More Warming Worries: Methane from the Arctic

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A string of 'gates over the past few months — Climategate, Himalayagate, among others — have landed some hard punches on the politics of climate change science. They haven't laid a glove on the science itself, however. Humans are pumping out planet-warming greenhouse gases at a prodigious rate, and the planet is warming. That's no coincidence.

But climate scientists don't have all the answers, as they will freely and frequently admit, and even when researchers uncover a new piece of data, it isn't always clear what it means. That's very much the case with a new paper about methane emissions, published Thursday in Science. Based on a series of expeditions to the margins of the Arctic Ocean by ship and helicopter, University of Alaska researcher Natalia Shakhova and her colleagues report that methane, a greenhouse gas that is 30 times more effective in trapping heat in the atmosphere than carbon dioxide, is bubbling up from the continental shelf and leaking into the atmosphere. The estimated total: 8 teragrams — that's 8 trillion grams — per year.

Exactly what this means for climate change, however, isn't at all certain. Eight teragrams of anything, let alone a heat-trapping greenhouse gas, sounds dangerous, but as Martin Heimann of the Max Planck Institute for Biogeochemistry in Jena, Germany, points out, the newly discovered methane leak represents a small piece of the overall global total of methane emissions — about 500 teragrams annually — from wetlands, termites and agriculture (including belching cows, rotting manure and rice paddies).

The number itself isn't what worries people, though: it's whether this newly identified methane source is part of an ominous trend. Climate scientists have long worried about the enormous amount of methane locked in Arctic permafrost, the thick layer of soil just beneath the surface that remains frozen all year. The methane was originally deposited there through decomposition of organic matter in ancient wetlands, and as long as it stays put, it can't contribute to climate change.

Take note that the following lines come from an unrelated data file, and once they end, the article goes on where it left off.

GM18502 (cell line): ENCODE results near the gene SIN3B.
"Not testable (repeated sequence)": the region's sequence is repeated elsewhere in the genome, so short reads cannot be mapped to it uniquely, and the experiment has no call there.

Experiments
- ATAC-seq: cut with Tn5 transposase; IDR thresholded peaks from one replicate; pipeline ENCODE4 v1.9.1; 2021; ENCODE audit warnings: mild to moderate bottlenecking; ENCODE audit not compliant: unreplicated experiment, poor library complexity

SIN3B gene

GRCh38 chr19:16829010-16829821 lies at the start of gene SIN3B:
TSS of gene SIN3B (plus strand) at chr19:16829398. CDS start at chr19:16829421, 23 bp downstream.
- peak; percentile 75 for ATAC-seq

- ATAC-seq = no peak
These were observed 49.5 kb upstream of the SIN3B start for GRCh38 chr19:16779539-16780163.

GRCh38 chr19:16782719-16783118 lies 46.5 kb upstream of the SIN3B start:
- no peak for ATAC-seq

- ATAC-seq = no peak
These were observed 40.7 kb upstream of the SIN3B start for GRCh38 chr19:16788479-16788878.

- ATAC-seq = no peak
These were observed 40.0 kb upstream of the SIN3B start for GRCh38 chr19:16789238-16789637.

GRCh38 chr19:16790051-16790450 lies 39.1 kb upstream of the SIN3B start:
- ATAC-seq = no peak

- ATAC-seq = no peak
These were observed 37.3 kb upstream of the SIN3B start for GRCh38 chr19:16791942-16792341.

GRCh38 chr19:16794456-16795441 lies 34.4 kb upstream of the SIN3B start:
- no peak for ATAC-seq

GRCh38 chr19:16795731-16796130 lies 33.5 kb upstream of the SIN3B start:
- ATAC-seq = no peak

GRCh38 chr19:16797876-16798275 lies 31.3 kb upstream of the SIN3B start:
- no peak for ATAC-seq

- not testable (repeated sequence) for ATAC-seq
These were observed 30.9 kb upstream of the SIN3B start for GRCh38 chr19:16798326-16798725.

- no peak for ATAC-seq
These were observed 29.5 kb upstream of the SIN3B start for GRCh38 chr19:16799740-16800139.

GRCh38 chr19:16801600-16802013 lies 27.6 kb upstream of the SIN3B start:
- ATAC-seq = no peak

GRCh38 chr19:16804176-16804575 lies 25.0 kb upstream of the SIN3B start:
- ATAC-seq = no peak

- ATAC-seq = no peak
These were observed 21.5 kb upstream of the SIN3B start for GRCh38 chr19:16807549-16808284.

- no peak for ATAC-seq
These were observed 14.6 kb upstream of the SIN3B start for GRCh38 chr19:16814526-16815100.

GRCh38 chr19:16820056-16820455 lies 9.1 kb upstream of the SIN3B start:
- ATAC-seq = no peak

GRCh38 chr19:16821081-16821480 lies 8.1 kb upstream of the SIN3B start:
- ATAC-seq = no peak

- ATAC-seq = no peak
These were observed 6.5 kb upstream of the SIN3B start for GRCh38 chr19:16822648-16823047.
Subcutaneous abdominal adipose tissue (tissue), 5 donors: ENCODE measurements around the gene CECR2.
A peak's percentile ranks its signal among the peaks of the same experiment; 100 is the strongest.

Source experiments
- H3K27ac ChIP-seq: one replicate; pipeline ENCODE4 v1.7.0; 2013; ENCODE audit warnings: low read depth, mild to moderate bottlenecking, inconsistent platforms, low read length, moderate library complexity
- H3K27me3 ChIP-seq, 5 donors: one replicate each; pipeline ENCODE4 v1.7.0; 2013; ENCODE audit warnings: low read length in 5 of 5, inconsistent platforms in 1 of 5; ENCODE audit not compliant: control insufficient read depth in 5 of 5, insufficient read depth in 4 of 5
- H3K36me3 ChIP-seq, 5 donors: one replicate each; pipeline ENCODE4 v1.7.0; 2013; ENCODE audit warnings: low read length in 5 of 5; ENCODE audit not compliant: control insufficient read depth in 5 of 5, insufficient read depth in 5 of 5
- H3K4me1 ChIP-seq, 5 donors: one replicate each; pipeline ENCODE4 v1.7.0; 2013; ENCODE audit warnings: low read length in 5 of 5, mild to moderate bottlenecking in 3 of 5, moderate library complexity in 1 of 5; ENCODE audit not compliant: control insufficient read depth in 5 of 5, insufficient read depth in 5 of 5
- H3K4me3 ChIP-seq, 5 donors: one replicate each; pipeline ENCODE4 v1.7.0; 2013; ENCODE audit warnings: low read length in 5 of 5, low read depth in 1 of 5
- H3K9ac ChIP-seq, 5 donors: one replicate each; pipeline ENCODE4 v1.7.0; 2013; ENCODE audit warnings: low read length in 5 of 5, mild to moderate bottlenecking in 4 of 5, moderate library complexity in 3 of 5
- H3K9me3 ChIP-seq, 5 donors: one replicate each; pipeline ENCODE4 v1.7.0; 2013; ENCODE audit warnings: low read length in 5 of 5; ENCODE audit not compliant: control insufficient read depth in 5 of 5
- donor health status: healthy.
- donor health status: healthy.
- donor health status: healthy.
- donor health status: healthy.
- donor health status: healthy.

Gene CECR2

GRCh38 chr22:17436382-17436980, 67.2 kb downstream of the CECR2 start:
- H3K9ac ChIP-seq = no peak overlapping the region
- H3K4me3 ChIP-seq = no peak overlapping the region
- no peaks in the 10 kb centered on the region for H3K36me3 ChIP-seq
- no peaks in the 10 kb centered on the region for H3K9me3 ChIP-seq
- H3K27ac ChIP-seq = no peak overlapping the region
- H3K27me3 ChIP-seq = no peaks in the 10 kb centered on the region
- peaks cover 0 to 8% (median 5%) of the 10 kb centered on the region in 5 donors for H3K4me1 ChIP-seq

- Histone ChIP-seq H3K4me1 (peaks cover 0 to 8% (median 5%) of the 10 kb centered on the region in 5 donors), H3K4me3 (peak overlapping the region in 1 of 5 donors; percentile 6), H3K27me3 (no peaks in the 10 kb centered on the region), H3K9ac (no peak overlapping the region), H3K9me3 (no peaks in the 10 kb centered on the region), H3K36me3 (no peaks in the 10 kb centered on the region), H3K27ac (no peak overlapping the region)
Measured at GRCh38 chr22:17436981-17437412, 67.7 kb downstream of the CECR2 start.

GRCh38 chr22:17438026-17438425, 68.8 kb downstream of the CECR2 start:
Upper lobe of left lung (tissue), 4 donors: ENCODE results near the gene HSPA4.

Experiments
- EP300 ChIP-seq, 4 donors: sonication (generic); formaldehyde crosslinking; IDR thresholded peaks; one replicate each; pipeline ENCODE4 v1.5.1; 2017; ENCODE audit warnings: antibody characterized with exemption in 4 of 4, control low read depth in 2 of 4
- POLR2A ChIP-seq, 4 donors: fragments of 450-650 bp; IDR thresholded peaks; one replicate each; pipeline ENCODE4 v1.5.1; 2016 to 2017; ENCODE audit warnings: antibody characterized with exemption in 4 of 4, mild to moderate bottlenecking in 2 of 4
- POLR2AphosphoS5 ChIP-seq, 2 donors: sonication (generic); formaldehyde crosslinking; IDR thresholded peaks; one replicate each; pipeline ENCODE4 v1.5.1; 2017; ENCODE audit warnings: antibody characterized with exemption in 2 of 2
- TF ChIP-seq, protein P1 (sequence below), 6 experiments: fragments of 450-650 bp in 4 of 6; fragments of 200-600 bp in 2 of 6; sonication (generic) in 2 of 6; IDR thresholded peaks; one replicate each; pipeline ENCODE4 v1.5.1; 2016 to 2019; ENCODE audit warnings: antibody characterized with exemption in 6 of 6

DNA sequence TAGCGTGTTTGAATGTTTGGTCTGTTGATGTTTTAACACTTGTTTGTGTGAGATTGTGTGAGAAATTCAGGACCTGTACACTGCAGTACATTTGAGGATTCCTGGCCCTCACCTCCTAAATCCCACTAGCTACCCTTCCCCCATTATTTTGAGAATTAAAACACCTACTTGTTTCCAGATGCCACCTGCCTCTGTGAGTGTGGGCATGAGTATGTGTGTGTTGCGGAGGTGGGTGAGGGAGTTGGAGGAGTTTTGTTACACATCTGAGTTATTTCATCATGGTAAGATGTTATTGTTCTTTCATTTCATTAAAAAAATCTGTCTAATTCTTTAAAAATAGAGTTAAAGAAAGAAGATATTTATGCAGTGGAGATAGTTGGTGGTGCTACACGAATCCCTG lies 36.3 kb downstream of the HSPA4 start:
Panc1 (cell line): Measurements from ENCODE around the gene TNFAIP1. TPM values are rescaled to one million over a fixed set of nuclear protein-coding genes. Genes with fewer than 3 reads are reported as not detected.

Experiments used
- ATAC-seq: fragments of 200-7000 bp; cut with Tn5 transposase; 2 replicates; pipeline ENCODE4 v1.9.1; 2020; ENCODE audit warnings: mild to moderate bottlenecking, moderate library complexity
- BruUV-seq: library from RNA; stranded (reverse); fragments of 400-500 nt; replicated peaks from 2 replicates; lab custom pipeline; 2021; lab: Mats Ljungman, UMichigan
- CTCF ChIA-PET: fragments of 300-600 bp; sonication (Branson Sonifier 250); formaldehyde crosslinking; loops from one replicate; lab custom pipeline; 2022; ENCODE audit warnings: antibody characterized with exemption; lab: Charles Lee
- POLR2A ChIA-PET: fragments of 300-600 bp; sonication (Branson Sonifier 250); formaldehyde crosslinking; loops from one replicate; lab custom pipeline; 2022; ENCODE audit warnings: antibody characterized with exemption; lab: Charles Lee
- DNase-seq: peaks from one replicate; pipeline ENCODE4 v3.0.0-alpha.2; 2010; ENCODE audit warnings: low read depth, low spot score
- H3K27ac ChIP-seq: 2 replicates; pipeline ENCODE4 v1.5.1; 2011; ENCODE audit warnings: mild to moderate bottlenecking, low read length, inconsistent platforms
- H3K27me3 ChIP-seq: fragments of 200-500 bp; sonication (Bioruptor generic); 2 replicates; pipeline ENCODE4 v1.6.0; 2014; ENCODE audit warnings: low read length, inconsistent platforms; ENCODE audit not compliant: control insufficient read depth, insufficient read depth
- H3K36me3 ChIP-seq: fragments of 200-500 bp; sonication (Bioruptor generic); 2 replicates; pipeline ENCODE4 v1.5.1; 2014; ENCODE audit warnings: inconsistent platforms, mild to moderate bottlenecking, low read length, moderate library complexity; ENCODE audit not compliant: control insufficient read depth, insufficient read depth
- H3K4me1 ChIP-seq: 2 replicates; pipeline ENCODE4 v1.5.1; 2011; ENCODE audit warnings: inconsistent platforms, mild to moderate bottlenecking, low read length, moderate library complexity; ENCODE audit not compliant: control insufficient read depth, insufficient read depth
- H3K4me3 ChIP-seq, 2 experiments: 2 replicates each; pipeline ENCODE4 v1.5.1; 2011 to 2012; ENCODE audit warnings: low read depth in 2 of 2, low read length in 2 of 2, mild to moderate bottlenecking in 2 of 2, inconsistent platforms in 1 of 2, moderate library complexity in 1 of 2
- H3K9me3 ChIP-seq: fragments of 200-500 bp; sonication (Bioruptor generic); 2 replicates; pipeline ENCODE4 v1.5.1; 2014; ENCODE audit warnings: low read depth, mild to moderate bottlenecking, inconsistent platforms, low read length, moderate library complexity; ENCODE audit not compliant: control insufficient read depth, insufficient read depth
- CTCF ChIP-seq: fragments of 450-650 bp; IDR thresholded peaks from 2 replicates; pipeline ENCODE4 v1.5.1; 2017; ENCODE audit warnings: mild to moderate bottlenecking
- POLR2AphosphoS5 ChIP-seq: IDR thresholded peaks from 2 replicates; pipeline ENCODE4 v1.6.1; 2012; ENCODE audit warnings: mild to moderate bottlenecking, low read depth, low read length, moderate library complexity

But as the planet warms and the permafrost thaws, methane could begin to escape into the atmosphere, where it would trap more heat and melt more permafrost — one of the many positive feedback mechanisms that could accelerate the climate change that is already under way.

Not all permafrost is on dry land either. The East Siberian Arctic Shelf, a vast expanse of shallow seafloor off Russia's northeast coast, was once wetland as well. It was submerged as melting glaciers drove sea level up at the end of the last ice age, but it still contains methane-rich permafrost, which Shakhova believes may now be becoming unstable. The numbers are not alarmingly large, she agrees, but what is worrisome is that no leakage was expected here.

What's changed, she thinks, may be that warmer water pouring into the sea from Siberia's north-flowing rivers have raised the sea-bottom temperature to the point where the methane, much of it stored under pressure in the form of methane hydrates, can begin to break free. Unlike the permafrost on land, says Shakhova, soil under the sea floor is always hovering at close to the melting point because of its proximity to unfrozen seawater. Anthropogenic (that is, human-caused) warming may be the last straw.

If the undersea permafrost really is destabilizing rapidly, it could in principle lead to a catastrophic burp that would release a massive amount of methane in a short time. That's a big if. The problem is that nobody has ever taken such careful measurements in this part of the world before, says Heimann. We have satellites that do a remarkable job of observing methane emissions from land, he says, but they're not very accurate over water. So while he considers Shakhova's data absolutely convincing, he's less convinced that these emissions are necessarily new. "In the context of the global methane cycle, has this been accelerating recently, or has it been going on for some time?" Heimann says. "It may be related to recent Arctic warming, but I don't know."

The real value of this new report, he believes, is that it finally gives scientists a solid baseline against which they can measure changes in methane over the coming years to see if it really is increasing. It's also a perfect example of how climate science actually works, as opposed to the cartoon version bandied about by activists and politicians: you take data, acknowledge any uncertainties about exactly what it means, then go out and take more data to narrow those uncertainties. That's exactly why human-triggered global warming was widely acknowledged to be mostly theoretical a few decades ago — and why it's considered a scientific fact today.

Lemonick is the senior science writer at Climate Central.